Pretty Animations

These past few days I’ve been working on the animation generator. Here’s a result:

I wrote a generator in C (which will later be the code used on the main board) which has a generate_frame function which will generate the next frame of a procedural animation. The generate_frame function can be called an arbitrary amount of times.

The code can export the frame to a file, which is then read by my animation simulator script I wrote for blender.

The simulator takes a few secondes to read the frames (5 secondes for a 500 frames animation for instance), and can then display the animation in real time (same as in the gif)

The simulator can also render high quality realistic animations as the one you can see in our project presentation , but even a small animation will take a day of rendering

Here’s all the concepts / techniques I have been working on right now (most of them are already implemented) which the generator uses:

Virtual Petals

The virtual petals are the petals you appear to be seeing go down (age) on our phyllo animations.… Read more

Flower power

Blooming Phyllo 

This morning, Vlaya, Xavier and I carefully made a paper template for where to bore holes in the PCV disc to attach the Phyllo shell. Vlaya had previously finished placing threaded inserts on a 3D-printed sculpture. We then went to the school mechanic, Mr Croullebois, to bore the holes and attach the sculpture. 

The threaded inserts we used have a screw thread diameter of 3.5, which it turns out is not standard in France. Thankfully, the school go-to guy for electronics, Karim Ben-Kalaia, who by luck was visiting Mr Croullebois at that time, offered to take a look in his own workshop and promptly returned with a handful of suitable screws 🙂 

Without further ado, here’s what it look like :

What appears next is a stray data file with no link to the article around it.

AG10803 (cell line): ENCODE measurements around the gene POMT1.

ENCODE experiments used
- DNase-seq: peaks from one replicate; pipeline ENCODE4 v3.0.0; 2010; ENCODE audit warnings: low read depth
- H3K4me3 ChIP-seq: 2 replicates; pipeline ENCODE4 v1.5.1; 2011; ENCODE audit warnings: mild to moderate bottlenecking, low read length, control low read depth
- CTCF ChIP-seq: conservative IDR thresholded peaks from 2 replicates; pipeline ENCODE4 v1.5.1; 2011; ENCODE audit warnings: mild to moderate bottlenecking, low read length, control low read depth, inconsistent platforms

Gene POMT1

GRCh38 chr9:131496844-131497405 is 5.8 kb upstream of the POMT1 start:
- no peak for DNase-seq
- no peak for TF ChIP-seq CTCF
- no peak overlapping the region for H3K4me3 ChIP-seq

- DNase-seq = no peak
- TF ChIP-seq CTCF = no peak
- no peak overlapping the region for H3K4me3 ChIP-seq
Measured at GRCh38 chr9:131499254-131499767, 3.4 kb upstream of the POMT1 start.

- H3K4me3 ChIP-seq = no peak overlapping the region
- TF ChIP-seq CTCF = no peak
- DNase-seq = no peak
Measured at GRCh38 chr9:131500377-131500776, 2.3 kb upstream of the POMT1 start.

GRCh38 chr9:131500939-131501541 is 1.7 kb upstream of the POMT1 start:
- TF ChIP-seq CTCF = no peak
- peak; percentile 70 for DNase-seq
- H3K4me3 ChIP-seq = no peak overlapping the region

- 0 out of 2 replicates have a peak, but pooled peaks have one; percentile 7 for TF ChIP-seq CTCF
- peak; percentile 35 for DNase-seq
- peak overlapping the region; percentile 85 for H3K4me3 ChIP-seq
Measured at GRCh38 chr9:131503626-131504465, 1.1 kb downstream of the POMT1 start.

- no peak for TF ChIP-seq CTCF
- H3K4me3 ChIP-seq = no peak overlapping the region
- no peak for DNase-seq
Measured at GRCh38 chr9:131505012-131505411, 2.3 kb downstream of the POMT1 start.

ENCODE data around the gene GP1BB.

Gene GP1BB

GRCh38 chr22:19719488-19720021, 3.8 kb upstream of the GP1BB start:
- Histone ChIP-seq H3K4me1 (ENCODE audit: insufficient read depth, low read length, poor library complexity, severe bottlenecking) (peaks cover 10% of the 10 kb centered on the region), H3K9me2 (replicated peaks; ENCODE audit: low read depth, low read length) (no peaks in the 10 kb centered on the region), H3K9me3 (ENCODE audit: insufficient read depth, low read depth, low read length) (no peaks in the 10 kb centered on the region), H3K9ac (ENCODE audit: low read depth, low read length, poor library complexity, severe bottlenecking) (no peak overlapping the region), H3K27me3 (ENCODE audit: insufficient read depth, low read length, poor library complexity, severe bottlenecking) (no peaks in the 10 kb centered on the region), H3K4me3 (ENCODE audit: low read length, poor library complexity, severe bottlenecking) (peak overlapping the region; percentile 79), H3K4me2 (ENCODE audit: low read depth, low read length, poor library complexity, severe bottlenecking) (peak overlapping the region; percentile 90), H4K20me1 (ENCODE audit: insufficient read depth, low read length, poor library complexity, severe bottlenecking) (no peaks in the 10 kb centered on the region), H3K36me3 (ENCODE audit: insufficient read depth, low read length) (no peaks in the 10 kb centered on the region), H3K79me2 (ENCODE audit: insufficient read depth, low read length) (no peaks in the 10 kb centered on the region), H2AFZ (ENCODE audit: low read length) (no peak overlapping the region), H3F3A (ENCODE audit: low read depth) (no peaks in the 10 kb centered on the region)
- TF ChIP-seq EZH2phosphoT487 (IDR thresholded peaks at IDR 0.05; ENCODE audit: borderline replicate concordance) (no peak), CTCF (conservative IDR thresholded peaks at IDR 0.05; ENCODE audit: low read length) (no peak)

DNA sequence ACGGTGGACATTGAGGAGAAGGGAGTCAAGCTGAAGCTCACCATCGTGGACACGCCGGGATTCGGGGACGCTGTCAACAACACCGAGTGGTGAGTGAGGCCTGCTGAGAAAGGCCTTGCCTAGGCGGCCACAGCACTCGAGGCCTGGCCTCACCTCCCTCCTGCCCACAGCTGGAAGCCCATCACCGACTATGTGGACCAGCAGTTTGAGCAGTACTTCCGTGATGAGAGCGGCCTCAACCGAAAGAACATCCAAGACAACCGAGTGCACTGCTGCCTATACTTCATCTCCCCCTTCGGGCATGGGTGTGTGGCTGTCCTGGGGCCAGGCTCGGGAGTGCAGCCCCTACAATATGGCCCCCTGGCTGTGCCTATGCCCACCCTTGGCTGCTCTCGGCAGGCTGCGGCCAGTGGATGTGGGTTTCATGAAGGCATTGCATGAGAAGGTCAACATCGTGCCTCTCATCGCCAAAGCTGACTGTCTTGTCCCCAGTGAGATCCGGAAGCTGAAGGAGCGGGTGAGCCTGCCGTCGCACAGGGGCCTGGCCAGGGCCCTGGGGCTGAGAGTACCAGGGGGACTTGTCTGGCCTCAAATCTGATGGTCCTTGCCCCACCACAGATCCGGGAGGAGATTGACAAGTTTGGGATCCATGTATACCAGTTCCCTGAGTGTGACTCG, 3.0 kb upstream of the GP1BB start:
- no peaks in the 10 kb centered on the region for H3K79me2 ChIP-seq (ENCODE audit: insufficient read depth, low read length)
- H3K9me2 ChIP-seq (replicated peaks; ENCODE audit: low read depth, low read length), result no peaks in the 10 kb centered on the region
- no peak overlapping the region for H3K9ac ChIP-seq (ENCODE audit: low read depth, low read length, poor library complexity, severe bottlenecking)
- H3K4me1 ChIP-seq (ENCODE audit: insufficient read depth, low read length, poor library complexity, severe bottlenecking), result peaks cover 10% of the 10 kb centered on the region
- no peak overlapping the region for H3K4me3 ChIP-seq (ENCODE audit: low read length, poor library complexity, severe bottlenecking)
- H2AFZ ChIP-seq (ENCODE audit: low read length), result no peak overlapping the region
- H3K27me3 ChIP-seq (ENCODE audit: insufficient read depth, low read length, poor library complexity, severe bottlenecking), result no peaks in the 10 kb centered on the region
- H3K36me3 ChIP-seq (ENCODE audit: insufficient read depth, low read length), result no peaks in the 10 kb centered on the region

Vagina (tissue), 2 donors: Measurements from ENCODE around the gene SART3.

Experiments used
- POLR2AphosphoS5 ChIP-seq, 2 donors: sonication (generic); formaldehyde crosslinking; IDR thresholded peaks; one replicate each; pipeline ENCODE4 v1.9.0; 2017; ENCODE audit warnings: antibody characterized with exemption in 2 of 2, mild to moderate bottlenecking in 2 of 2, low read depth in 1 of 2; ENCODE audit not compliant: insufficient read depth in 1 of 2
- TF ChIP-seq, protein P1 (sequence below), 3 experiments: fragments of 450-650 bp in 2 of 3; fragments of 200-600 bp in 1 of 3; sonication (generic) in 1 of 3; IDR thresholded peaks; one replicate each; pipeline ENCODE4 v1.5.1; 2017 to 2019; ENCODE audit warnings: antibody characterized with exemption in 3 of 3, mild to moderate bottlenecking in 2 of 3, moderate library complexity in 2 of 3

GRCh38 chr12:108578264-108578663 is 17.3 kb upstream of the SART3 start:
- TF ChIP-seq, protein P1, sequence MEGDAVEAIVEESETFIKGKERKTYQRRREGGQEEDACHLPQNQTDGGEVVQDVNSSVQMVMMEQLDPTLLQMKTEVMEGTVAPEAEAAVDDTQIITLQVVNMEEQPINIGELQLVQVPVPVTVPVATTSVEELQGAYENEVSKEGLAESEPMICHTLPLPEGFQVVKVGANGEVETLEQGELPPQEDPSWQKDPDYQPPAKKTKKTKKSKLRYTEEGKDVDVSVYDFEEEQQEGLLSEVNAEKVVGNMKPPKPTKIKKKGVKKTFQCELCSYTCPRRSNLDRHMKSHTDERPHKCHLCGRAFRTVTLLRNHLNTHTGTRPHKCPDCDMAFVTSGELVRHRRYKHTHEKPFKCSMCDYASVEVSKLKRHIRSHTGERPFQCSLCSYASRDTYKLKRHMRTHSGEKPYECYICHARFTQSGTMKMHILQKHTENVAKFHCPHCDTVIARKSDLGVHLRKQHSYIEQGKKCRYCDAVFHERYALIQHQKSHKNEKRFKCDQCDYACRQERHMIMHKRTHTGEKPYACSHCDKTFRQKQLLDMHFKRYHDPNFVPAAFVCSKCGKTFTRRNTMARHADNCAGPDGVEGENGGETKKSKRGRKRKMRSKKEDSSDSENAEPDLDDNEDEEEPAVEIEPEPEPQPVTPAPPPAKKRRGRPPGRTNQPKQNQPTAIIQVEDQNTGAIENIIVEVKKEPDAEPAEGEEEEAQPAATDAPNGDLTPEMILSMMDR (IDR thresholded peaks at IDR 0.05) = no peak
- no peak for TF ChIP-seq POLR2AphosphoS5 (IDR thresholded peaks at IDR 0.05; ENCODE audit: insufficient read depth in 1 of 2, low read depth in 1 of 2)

Just a quick note : the motor currently in the fixed base has been damaged during our tests and makes a pretty annoying creaking noise while turning.… Read more

Improving the 3D PCB supports

I talked in this post about the 3D supports I’m making in order to easily fit the 62 petal PCBs and 12 processor PCBs in the Phyllo. Since then, I’ve made quite a few changes and progress on the 3D design:

Here you can see both the phyllo, the support for the processor PCBs (blue) and for the petal PCBs (red), and the PCBs (green)

The cylindric pieces are here in order to have thickness around the holes in which I will put the threaded inserts.

I tried to print the processor PCB support, but it failed because of wrong settings, here is the result of the second print:

It’s not perfect yet, there is one spot where the structure got shifted, but it’s still a very promising result.… Read more

Going all out on the 3D

As mentionned here, we will use 62 LED mounted small “Petal-PCBs” and 12 “processor PCBs” to drive groups of 4 to 7 Petal PCBs. Now you might be asking “how on earth will you assemble all these PCBs and solder all the wires involved on a structure rotating at 30 rotations per second ?”, and that would be a fair question…

Along our reflexion we had multiple ideas:

  • Add structure to our 3D printed shell on which to stick the PCB: we had to drop that idea after all the problems we encountered printing our shell
  • Make the axis go all the way up and have arms stretching from the axis to hold the PCBs: this would’ve made the structure quite heavy, and we were not sure how to design this